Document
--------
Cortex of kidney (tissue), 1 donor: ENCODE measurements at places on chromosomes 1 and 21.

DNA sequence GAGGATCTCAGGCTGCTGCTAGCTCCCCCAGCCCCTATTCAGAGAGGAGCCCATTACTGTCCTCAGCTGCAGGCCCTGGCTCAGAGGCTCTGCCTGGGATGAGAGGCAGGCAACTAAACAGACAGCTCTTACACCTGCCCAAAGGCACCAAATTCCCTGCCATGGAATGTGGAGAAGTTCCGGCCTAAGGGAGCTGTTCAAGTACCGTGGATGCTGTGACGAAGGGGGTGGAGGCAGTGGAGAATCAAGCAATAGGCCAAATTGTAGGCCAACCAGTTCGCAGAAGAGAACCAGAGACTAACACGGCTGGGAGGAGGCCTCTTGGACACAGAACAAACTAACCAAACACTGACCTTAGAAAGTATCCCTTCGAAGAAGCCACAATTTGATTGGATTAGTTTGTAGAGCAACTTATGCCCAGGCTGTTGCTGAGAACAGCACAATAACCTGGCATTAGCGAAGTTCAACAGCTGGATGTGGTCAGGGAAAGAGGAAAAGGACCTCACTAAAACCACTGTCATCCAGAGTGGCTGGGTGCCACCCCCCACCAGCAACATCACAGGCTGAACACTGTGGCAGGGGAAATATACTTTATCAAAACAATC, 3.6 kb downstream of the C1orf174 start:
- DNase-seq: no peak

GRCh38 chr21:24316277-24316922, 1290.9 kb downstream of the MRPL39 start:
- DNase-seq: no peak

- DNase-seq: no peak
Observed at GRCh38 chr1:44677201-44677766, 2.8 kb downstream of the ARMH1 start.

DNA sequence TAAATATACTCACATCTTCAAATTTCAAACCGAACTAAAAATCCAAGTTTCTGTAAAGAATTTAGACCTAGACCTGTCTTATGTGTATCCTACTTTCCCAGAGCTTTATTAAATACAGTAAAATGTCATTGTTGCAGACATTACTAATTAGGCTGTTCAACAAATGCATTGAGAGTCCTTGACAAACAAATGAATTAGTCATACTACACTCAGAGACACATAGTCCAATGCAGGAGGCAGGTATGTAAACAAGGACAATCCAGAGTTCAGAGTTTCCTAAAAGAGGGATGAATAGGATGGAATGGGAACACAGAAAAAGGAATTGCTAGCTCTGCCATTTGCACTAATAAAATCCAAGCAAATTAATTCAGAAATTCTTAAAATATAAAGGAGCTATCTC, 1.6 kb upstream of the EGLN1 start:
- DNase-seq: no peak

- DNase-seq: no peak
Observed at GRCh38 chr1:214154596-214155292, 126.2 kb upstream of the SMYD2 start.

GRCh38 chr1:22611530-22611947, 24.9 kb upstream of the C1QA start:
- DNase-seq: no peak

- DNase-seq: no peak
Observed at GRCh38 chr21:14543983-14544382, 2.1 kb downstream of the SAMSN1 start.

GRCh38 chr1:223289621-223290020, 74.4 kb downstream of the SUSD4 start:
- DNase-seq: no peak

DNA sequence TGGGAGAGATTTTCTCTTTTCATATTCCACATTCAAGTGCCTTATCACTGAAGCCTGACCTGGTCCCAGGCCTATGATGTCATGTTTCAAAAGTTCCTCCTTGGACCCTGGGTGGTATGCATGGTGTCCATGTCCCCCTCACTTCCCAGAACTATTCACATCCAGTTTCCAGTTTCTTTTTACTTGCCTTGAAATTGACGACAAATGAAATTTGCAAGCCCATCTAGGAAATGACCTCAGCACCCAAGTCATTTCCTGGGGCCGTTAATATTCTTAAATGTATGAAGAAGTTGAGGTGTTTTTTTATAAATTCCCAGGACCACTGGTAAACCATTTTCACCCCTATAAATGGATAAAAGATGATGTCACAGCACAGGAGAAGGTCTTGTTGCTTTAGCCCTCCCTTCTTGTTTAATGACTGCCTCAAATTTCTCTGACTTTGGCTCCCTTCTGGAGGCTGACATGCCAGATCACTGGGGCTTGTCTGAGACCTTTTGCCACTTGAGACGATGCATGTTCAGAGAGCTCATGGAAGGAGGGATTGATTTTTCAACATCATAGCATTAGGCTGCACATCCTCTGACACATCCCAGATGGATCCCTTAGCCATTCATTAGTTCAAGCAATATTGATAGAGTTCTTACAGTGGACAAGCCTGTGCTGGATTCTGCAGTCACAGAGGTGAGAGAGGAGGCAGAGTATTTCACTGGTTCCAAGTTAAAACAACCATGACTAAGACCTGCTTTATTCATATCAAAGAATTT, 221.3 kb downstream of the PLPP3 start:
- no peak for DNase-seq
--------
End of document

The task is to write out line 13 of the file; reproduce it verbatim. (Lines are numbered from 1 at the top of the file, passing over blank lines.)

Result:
- DNase-seq: no peak